Myron Rolle was a defensive back for the Florida State football team. On Saturday afternoon, he took part in the annual NFL pre-draft combine, which tests college players in physical and mental skills to determine who is ready to play in the National Football League.
Rolle is resuming playing football after an one-year break. There isn’t anything wrong with him. He’s never ran afoul of the law, spent time in rehab, or did anything to make anyone mad.
Except for some NFL scouts and teams.
What did he do wrong?
He went to Oxford to work on his post-graduate studies.
In case if you don’t follow college football, Myron Rolle is a Rhodes Scholar. And he plays football. Rolle is in an elite group of Rhodes Scholars which includes Bill Bradley, Byron White, Bill Clinton, and Bobby Jindal, and former Drake women basketball standout Lindsay Whorton. Whorton is the latest Iowan to become a Rhodes Scholar. Both Rolle and Whorton are in the 2009 class.
Sorry, Al Gore wasn’t a Rhodes Scholar, so he doesn’t get credit for the invention of the Internet (sarcasm invoked).
Rolle should not have any problems seguing from spending a year at Oxford to the NFL. Bill Bradley went from Oxford to the NBA and won a NBA title with the New York Knicks.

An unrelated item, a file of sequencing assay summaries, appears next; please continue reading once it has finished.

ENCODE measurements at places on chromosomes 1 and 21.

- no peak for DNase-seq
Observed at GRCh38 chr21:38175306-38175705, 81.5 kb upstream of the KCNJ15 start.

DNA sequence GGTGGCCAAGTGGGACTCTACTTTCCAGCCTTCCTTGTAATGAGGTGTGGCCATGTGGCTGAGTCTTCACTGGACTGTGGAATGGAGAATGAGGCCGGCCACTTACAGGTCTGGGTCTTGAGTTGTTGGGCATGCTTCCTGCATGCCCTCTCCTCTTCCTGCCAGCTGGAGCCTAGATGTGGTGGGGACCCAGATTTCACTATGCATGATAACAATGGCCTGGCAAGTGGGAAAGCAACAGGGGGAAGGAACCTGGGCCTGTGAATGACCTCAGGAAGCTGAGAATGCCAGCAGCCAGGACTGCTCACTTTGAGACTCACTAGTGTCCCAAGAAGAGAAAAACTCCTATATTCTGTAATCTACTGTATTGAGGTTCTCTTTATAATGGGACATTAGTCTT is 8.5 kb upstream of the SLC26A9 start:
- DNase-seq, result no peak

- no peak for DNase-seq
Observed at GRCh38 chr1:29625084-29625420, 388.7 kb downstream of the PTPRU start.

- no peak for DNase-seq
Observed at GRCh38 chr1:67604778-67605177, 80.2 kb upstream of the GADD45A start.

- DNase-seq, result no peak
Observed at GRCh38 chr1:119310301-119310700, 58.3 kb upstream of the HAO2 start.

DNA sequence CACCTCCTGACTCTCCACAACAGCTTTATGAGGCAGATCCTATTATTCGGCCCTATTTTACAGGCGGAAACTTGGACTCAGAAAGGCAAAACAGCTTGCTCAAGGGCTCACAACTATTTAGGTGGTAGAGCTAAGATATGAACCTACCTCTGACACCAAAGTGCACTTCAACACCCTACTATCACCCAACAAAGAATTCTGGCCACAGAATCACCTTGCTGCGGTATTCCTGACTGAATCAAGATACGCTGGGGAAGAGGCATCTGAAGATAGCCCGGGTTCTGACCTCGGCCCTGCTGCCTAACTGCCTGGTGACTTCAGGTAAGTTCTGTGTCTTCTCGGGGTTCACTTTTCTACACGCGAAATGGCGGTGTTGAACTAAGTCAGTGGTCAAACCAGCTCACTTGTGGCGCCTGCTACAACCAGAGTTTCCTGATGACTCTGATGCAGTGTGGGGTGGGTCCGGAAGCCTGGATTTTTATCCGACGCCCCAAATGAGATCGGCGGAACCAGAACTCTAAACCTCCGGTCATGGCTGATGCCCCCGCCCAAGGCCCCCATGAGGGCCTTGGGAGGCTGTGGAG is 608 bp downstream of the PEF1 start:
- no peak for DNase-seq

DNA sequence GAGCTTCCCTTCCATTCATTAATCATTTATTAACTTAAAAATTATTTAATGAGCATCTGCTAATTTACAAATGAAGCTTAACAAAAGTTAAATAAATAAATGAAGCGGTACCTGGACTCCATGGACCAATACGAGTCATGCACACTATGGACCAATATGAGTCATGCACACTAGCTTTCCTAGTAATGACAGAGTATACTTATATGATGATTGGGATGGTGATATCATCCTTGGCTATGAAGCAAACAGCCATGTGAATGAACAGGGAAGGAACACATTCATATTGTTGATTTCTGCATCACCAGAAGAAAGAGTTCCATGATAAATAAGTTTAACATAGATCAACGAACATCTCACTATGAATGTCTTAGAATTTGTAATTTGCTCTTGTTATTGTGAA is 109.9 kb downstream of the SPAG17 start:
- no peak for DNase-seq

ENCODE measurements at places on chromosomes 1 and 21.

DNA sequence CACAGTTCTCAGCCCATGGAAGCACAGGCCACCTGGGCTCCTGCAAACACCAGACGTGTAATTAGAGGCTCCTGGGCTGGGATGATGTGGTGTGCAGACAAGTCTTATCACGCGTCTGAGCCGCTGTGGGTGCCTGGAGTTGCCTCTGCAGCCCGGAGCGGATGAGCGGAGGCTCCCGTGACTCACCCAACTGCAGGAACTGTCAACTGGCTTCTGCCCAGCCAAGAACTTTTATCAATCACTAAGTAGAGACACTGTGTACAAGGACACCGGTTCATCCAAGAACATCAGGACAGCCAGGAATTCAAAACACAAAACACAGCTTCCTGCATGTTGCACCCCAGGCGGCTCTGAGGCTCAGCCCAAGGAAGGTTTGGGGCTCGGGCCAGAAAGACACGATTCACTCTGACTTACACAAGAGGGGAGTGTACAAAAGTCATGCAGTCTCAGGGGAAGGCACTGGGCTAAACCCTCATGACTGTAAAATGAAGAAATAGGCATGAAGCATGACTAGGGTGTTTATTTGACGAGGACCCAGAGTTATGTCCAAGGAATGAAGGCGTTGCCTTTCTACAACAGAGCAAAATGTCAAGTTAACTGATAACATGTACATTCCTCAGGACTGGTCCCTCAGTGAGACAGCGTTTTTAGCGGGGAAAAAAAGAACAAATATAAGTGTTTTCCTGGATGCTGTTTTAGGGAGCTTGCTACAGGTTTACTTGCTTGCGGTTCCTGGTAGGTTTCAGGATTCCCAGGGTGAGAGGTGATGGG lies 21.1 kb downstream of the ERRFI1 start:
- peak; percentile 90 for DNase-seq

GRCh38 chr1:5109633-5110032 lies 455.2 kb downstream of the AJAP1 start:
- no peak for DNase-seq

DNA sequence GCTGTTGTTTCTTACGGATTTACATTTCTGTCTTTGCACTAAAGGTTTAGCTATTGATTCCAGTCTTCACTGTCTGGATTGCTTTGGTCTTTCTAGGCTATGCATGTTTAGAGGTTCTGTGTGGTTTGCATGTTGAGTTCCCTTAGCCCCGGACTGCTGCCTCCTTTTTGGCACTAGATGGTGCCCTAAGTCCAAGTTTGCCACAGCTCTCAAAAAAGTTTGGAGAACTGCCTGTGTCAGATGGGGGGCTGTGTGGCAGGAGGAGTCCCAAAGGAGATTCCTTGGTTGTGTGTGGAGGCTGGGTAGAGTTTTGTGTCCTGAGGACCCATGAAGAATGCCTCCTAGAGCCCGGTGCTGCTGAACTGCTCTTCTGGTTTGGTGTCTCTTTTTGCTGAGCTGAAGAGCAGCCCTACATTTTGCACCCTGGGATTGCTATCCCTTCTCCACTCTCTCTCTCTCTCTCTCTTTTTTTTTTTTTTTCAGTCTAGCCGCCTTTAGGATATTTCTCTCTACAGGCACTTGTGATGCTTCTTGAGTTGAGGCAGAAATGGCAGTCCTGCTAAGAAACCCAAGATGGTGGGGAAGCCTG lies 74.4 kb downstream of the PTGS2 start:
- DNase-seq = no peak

However, there are some teams who are, shall we say, “brain-dead” when it comes to how they are dealing with Rolle. The Tampa Bay Buccaneers, for one, is receiving some criticism for the stupid questions they asked him.
Here’s one for example:
During a 45-minute interview before the Senior Bowl in January with seven members of the Tampa Bay Buccaneers staff, including head coach Raheem Morris and general manager Mark Dominik, one member of the staff asked Rolle “what it felt like to desert his team this season.”
Are you serious? Rolle didn’t desert his team. He graduated from college. His college eligibility ended. Mike Florio of ProFootballTalk.com succinctly put it this way:
The deeper concern is that Rolle’s unconventional streak could make it even harder for an NFL coach to properly control a room full of grown men, several of whom make more money than the NFL coach. Then there’s the fact that Rolle might be not only smarter than his teammates, but also smarter than his coaches.
It’s the kind of thing that makes control-obsessed football coaches very uneasy. If, after all, a player possesses the smarts to out think some or all of his coaches, the player could end up with far more power than any coach ever wants any player to have.
To question Myron’s intelligence and whether he’s smarter than the coaches is outrageous. Ask Peyton Manning. How many scouts questioned Manning’s smarts before he was drafted? Or did that not matter, solely because Manning is a quarterback, and he has to be the smartest position player on the field?
Does it matter that Myron is smarter than everyone else in the locker room? Will that scare teams away? Tell everyone what you think on the blog.